ROME (Reuters) - Italian police on Friday arrested 10 people and were looking for eight others suspected of belonging to an armed group linked to al Qaeda who had plotted attacks in Pakistan and Afghanistan and at least at one point the Vatican.
Some of the suspects, who are all Pakistanis and Afghans, were arrested in early morning raids across Italy. Police burst into the home of the group's suspected spiritual leader, in the northern city of Bergamo, a video released by them showed.
Though the 18 suspects were plotting attacks mainly in their native countries, phone taps suggest the Vatican was also a target, said Mauro Mura, chief prosecutor of the Sardinian city of Cagliari, where the group had its headquarters.
Mura said officials had indications of a possible plot for an attack against the Vatican in 2010 by members of the group, who had continued to operate across Italy for years after that.
He said there were indications of a plan for a suicide attack in a crowded place. Italian officials have for years feared a possible attack by militants in St. Peter's Square and have increased security there.
In the tapped conversations, the suspects discuss "a big jihad in Italy", added Mario Carta, head of the police unit on the case. They reference the word "baba", which could mean the pope, Carta said.
"We don't have proof, we have strong suspicion," that the Holy See was a possible target, he told reporters at a press conference.
Carta told Reuters by telephone that the group in subsequent years "realized that we were watching their movements".
Vatican spokesman Federico Lombardi said the hypothetical attacks were in the past, and that the new disclosures were not a matter for concern.
But Vatican Secretary of State Cardinal Pietro Parolin said: "We are all afraid because we don't know what can happen."
Italy, like other European countries, has been on heightened alert for possible terrorist schemes in the wake of the January attack on French satirical magazine Charlie Hebdo.
European capitals are particularly worried about possible "sleeper" militants, apparently living normal lives in their countries, who may at some point in the future be activated to stage attacks at home or abroad.
Italian officials are also concerned that members of terrorist groups might be hiding among the thousands of migrants who arrive on Europe's shores every week.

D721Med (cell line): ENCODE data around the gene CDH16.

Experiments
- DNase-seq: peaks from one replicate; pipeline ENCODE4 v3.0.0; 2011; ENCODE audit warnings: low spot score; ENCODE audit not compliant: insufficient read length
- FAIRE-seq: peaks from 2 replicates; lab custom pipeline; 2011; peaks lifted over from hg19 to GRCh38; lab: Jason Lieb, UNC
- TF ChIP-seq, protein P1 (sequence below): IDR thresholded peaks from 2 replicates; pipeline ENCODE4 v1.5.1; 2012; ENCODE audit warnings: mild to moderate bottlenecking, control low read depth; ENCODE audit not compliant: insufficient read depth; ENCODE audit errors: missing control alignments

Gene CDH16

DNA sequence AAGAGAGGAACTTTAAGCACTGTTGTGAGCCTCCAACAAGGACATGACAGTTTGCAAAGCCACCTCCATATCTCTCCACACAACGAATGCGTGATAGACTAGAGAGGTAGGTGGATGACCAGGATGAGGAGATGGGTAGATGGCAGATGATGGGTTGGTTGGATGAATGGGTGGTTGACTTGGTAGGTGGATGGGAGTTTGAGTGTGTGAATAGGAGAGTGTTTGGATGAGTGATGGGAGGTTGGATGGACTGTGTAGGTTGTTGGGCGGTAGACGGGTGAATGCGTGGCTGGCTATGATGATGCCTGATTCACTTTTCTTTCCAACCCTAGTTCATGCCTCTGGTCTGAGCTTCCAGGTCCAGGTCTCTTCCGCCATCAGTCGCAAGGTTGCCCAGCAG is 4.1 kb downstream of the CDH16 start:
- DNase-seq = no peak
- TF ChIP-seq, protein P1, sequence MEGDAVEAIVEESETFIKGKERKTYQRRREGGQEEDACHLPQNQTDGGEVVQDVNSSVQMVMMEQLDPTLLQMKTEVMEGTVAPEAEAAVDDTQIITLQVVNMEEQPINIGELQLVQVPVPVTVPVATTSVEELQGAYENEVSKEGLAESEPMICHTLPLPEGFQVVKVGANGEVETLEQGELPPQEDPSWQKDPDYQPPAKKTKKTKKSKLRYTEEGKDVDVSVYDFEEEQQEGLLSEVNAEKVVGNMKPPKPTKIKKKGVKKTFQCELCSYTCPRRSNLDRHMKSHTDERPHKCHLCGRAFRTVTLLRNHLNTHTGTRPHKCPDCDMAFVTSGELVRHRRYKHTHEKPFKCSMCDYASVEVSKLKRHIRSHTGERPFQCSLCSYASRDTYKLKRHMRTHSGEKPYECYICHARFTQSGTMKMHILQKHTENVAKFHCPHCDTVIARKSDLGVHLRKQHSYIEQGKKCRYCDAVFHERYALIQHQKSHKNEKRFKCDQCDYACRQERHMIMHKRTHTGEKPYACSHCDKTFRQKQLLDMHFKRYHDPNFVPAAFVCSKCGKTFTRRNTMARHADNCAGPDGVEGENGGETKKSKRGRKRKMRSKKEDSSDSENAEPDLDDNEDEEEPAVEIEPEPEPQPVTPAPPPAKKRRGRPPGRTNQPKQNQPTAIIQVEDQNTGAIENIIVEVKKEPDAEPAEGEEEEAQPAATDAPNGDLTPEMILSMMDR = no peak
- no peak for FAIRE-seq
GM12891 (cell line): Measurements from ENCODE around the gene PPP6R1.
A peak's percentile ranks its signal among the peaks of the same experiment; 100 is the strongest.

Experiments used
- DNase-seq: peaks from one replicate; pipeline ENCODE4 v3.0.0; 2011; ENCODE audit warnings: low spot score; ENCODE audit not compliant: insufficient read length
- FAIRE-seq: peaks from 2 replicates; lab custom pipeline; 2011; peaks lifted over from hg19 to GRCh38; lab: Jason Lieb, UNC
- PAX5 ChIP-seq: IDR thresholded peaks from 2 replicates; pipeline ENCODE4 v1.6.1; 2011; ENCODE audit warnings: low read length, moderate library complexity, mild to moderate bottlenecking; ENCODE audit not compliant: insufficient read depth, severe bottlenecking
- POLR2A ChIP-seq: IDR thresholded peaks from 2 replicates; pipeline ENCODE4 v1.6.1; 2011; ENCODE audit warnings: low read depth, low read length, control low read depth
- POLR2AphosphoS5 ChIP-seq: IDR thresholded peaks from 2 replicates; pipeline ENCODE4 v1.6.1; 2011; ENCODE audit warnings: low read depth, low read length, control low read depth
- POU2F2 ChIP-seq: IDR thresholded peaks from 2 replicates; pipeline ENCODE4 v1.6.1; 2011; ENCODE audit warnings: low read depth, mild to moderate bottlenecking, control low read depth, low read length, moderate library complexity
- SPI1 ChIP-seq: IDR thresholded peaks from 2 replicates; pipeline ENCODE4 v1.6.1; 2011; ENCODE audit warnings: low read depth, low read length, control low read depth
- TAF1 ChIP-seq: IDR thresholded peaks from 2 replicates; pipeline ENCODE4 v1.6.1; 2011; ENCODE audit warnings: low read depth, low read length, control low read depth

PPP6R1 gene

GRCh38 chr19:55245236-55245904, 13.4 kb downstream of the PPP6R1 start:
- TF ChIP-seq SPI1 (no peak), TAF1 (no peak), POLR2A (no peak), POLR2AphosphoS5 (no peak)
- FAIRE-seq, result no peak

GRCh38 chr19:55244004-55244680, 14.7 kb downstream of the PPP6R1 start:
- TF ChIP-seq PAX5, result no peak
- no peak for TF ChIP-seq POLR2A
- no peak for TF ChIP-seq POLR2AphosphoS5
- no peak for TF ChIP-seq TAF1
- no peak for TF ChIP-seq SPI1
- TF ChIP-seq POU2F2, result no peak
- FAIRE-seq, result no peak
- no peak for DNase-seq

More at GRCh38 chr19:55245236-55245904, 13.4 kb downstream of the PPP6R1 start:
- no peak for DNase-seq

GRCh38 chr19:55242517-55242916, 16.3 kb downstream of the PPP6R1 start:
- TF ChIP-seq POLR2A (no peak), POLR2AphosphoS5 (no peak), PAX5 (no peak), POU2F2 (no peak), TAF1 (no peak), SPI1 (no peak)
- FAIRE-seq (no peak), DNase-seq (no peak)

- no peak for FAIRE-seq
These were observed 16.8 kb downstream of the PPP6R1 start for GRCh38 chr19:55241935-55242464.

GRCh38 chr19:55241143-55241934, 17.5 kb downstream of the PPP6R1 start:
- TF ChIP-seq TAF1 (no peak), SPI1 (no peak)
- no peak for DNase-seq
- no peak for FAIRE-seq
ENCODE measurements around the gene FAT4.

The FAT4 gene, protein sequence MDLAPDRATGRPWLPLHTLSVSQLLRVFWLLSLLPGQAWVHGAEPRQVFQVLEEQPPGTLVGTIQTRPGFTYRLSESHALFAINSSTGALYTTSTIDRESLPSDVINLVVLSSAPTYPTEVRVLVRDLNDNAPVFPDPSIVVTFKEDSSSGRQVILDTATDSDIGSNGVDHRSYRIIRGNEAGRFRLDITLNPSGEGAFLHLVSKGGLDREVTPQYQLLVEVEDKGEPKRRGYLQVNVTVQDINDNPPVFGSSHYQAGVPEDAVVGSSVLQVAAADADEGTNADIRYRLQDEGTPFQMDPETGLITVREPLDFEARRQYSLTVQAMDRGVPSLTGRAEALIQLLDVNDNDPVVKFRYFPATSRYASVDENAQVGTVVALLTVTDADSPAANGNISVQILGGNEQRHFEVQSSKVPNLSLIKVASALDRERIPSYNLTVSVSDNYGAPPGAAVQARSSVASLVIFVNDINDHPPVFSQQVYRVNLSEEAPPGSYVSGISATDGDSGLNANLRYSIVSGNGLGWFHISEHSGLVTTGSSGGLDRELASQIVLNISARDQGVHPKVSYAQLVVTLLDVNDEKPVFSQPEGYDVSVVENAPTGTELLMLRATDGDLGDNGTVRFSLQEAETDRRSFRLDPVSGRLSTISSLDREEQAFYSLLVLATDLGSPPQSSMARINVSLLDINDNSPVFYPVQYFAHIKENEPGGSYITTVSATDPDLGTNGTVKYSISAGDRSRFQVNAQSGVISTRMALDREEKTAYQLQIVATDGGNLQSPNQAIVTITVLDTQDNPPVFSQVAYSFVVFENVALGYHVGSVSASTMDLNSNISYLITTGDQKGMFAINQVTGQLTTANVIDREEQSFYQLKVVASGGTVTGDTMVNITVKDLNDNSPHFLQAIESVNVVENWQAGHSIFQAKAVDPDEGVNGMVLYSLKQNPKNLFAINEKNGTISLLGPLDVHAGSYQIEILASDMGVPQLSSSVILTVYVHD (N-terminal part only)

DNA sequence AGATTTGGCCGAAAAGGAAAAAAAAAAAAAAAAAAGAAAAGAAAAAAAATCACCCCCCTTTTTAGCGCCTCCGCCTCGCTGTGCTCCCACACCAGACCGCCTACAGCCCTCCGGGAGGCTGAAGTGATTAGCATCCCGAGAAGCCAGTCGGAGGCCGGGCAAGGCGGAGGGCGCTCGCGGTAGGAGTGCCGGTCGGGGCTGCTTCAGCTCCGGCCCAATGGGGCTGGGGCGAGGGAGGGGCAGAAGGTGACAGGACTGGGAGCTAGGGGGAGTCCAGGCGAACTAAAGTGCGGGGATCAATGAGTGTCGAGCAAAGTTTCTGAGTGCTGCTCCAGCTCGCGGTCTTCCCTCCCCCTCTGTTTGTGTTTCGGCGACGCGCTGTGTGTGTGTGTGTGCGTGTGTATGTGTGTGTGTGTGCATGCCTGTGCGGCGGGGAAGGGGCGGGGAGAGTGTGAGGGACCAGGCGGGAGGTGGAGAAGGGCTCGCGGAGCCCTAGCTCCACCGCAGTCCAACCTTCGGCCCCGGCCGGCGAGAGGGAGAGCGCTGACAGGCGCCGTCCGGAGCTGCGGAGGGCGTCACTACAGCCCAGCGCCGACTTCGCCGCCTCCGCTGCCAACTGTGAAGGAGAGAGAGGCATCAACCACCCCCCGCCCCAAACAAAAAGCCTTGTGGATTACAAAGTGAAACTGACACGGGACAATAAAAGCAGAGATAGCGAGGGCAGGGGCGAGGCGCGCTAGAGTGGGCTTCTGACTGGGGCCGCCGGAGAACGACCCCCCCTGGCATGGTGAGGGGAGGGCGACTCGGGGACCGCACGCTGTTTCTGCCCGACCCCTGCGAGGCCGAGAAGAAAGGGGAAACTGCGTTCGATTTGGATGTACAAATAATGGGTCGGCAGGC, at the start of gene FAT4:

Outlining the investigation at the news conference, Mura said the group had a large number of weapons and numerous followers willing to carry out acts of terrorism.
Police wire taps had determined that two people among the 18 targeted by arrest warrants were suspected of being part of a group that had protected al Qaeda leader Osama bin Laden, who was killed by U.S. special forces at his hideout in Abbottabad, Pakistan in 2011, police said in a statement.
The group supported the "armed struggle against the West", and wanted to incite a popular uprising against the Pakistani government so it would stop its backing of U.S. forces in Afghanistan.
The United States has withdrawn most of its forces from Afghanistan. However, a relatively small number remains for training and special operations, while Washington is also carrying out drone strikes on Taliban militants.
The money was sent to Pakistan by members of the group who managed to avoid Italy's currency control regulations. In one case, 55,268 euros ($60,160) were carried to Pakistan on a flight from Rome to Islamabad.
But police said much of the money was moved through the trust-based transfer system known as hawala, the banking system of choice in Afghanistan's cash-based economy.
The imam arrested in Bergamo is suspected of having been a point person for the fund raising, who collected funds purportedly for religious purposes from Pakistanis and Afghans in Italy, police said.
Some of those under investigation were believed to be involved in attacks that have already taken place in Pakistan, including one that killed more than 100 people in a market in the northwestern frontier city of Peshawar in 2009, the police added.
The group arranged for Pakistanis and Afghans to get into Italy on work contracts or as refugees seeking asylum and later sent some to cities in northern Europe, police said.
Reporting By Philip Pullella and Alessandra Galloni; Additional reporting by Gavin Jones; Editing by David Stamp, Sophie Walker and Giles Elgood